Letter: Pros and cons of DSS computers

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The Independent Online
Sir: Tim Kelsey gives a very misleading account of the Department of Social Security's Operational Strategy (' pounds 2.6bn DSS computer 'failure' ', 9 September). The expenditure on the Operational Strategy has increased from the pounds 700m originally envisaged in 1982 to an estimated pounds 2.6bn by 1998. But this is not because costs are 'out of control', nor is it a 'computer failure'.

It is because the first set of projects within the original costings - for example, to computerise income support - was so successful, and is producing such savings, that we have added further projects not in the original plans. These include the computerisation of entirely new benefits, such as disability working allowance and disability living allowance.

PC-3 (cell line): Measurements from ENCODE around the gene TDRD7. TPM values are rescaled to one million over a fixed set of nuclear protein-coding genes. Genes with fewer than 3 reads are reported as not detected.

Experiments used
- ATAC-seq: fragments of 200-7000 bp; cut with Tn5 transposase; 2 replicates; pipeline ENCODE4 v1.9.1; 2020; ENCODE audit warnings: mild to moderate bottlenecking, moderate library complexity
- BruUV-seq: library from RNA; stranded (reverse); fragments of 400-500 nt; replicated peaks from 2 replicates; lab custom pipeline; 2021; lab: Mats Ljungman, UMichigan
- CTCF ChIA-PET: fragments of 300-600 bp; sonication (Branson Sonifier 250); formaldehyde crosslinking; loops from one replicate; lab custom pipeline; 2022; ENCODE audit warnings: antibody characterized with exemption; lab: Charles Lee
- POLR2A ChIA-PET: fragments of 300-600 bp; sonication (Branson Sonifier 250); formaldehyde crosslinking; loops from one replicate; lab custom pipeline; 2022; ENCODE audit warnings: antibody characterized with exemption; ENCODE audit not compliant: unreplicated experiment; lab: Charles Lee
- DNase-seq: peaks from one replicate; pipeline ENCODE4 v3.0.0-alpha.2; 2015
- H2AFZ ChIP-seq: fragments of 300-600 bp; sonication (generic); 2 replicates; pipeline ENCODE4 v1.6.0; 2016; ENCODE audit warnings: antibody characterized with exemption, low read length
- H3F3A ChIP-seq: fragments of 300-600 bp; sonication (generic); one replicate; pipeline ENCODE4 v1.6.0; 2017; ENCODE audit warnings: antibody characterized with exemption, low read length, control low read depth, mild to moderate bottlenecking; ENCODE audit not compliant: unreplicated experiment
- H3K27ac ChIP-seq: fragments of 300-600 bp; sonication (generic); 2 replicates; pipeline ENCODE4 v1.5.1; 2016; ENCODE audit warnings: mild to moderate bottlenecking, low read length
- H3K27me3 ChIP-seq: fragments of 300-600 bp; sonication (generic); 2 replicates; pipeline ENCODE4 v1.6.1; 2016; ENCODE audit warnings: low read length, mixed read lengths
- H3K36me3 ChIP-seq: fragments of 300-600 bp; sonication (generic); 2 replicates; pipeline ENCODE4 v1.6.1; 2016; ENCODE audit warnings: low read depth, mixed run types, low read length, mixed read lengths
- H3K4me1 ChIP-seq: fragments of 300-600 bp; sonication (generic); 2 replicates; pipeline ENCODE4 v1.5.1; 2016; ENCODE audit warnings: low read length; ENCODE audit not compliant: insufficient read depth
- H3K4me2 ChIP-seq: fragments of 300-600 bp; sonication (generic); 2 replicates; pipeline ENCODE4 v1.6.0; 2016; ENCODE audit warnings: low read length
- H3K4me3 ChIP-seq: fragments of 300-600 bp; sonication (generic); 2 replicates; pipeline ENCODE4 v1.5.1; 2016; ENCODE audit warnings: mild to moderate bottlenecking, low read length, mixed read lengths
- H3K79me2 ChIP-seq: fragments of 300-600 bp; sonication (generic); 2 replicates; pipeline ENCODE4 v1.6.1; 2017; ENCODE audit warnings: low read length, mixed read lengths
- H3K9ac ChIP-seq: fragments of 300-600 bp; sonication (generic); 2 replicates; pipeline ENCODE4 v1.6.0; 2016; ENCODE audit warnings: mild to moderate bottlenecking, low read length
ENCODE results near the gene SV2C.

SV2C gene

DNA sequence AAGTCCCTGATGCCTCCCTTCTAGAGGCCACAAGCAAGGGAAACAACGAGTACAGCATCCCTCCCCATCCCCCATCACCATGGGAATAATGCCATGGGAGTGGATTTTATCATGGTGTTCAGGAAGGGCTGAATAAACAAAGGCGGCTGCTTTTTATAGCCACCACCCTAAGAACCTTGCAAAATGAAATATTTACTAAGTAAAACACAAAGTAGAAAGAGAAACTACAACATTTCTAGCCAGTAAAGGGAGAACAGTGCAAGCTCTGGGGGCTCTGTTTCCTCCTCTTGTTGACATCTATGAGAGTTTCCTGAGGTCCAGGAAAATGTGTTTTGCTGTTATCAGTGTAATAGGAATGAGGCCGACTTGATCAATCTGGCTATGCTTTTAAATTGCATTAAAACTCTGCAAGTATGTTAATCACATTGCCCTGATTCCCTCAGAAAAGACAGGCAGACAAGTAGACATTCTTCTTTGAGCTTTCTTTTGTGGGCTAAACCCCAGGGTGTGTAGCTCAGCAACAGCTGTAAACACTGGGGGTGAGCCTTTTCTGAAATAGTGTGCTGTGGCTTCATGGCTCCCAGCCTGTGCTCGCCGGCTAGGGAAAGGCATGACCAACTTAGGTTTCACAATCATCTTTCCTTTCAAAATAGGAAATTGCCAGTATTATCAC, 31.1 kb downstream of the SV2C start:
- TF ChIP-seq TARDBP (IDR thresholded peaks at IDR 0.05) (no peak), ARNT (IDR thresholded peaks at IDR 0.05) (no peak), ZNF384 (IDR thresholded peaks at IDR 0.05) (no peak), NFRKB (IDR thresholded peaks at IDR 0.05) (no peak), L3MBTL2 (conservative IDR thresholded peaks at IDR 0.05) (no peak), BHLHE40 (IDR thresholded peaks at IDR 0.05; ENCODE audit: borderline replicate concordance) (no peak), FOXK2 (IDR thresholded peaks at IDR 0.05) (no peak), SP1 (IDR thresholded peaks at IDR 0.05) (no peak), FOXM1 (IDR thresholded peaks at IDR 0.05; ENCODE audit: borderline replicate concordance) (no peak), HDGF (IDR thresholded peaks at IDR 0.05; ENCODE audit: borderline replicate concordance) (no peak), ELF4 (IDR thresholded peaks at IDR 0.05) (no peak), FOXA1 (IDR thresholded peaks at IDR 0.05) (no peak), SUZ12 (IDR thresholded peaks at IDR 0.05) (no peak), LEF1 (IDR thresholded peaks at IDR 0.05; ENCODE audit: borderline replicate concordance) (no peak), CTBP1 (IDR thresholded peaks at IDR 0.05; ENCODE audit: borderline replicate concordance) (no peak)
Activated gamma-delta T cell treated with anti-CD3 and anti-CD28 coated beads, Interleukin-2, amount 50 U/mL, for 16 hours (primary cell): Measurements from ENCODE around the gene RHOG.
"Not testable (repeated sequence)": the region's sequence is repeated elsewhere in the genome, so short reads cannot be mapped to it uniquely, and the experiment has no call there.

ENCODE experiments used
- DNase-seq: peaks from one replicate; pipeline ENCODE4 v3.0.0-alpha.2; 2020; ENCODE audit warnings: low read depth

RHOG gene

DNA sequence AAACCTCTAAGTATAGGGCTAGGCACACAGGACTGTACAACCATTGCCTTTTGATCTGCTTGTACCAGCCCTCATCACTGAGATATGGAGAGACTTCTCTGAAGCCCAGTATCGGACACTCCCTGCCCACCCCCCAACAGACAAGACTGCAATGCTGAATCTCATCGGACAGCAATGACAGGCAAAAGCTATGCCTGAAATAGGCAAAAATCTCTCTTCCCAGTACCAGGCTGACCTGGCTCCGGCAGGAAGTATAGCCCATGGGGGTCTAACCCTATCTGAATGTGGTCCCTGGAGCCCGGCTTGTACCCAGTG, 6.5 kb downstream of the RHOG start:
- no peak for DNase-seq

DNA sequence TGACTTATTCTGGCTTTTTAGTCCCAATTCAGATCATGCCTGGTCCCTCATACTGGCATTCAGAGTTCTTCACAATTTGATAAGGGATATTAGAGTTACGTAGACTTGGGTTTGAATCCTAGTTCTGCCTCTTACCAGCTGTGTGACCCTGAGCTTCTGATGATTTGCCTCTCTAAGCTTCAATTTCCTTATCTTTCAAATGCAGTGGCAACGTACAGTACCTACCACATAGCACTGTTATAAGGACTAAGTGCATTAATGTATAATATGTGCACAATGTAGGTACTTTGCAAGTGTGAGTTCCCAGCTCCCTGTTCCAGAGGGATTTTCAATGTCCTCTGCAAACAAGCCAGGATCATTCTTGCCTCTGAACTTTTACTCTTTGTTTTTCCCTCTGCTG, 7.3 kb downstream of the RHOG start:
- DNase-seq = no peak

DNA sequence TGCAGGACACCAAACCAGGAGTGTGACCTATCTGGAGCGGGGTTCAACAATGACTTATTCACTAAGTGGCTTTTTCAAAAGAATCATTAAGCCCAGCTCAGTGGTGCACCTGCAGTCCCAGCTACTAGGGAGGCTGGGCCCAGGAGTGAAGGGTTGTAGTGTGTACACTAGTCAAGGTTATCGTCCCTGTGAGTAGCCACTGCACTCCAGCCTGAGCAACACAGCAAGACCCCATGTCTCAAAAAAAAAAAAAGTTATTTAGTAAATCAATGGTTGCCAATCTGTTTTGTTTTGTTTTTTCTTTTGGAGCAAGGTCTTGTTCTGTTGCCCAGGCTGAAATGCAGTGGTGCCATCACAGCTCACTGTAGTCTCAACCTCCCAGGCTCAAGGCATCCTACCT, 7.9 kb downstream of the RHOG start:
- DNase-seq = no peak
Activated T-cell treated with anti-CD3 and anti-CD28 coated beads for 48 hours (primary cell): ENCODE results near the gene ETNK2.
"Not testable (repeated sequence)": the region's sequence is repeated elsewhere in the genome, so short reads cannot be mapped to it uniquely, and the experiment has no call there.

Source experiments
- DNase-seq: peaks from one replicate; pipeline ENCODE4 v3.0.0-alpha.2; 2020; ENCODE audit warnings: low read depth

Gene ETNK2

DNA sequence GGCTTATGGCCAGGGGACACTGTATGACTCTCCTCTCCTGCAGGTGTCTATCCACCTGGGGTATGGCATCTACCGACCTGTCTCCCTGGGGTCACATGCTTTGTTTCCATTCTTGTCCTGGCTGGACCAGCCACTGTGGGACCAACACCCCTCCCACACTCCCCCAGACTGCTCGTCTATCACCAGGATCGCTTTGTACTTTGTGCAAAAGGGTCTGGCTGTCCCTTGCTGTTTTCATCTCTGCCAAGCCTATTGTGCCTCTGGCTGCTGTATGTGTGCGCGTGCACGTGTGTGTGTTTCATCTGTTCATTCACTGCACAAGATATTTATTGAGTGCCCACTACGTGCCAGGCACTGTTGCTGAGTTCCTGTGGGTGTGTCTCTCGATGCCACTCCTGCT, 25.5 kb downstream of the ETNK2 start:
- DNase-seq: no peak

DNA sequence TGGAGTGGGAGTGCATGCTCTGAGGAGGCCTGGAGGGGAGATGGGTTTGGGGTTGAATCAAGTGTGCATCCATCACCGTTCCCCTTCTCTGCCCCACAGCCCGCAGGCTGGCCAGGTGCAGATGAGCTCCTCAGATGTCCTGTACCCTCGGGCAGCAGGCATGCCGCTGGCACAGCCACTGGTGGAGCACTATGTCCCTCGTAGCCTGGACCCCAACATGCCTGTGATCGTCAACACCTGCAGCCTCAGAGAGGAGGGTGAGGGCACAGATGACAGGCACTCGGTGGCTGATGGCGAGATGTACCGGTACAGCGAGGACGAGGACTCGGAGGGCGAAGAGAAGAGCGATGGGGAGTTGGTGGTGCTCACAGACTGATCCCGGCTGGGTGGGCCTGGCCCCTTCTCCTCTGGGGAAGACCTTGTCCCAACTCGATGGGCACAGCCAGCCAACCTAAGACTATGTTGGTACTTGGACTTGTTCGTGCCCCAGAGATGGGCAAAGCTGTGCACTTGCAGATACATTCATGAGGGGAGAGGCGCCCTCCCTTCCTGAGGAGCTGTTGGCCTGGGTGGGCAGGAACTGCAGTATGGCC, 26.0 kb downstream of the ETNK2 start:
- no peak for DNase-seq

The Operational Strategy has enabled the DSS to introduce these large changes within short timescales, and to improve significantly the DSS's speed of response in paying benefits and answering inquiries from the public. It has also produced large savings for the taxpayer - pounds 3.3bn at the last count.

We were not consulted by the authors of the report (Are major information technology projects worth the risk?) referred to in your article. Leslie Willcocks's reported comment that we have 'stopped counting' expenditure on the Operational Strategy is untrue and absurd.

Yours faithfully,


Chief Executive

Information Technology Services Agency

St Albans, Hertfordshire

9 September